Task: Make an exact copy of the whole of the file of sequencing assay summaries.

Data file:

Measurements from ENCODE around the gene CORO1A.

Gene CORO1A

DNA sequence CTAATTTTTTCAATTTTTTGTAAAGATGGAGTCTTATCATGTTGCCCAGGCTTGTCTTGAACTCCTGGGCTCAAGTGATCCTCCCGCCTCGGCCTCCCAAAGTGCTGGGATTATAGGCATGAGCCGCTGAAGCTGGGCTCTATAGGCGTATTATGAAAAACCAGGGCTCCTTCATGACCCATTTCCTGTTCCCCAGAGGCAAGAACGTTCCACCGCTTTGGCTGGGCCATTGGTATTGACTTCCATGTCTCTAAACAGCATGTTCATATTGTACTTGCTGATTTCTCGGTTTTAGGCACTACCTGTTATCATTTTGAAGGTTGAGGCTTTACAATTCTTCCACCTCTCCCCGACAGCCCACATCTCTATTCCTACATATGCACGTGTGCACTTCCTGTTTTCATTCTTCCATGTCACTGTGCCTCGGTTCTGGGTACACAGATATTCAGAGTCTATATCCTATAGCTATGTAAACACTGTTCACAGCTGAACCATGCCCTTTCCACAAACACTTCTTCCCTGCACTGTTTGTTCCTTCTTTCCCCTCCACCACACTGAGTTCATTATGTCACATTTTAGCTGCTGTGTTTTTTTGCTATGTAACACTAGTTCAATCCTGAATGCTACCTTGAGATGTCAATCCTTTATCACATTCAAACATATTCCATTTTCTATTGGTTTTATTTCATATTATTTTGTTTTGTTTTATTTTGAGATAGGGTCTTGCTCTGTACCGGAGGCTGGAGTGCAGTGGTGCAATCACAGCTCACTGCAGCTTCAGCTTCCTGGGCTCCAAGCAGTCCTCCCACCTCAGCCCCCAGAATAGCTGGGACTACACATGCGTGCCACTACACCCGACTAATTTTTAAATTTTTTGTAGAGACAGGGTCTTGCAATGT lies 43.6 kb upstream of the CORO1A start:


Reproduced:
Measurements from ENCODE around the gene CORO1A.

Gene CORO1A

DNA sequence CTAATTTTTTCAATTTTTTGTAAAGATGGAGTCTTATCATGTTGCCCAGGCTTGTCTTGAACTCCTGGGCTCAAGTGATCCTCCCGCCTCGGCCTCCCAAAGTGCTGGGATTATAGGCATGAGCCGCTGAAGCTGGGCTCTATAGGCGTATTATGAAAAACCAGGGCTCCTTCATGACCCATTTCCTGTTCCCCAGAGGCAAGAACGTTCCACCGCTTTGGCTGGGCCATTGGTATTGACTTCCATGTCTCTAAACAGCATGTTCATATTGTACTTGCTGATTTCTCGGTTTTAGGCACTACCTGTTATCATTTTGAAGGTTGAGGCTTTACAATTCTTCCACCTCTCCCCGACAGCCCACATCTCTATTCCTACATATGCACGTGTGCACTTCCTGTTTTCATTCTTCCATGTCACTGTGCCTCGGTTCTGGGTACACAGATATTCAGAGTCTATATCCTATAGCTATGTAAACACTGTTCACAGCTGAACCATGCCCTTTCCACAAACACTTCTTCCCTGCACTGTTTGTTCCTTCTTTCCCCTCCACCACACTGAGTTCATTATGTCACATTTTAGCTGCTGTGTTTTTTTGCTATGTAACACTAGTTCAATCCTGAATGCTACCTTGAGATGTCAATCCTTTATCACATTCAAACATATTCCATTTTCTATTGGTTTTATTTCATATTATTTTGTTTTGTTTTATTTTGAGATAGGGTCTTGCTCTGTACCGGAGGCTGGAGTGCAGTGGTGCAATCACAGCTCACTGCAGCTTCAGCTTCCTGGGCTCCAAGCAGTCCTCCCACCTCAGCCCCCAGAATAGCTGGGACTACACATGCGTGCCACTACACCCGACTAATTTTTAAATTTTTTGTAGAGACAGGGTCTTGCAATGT lies 43.6 kb upstream of the CORO1A start: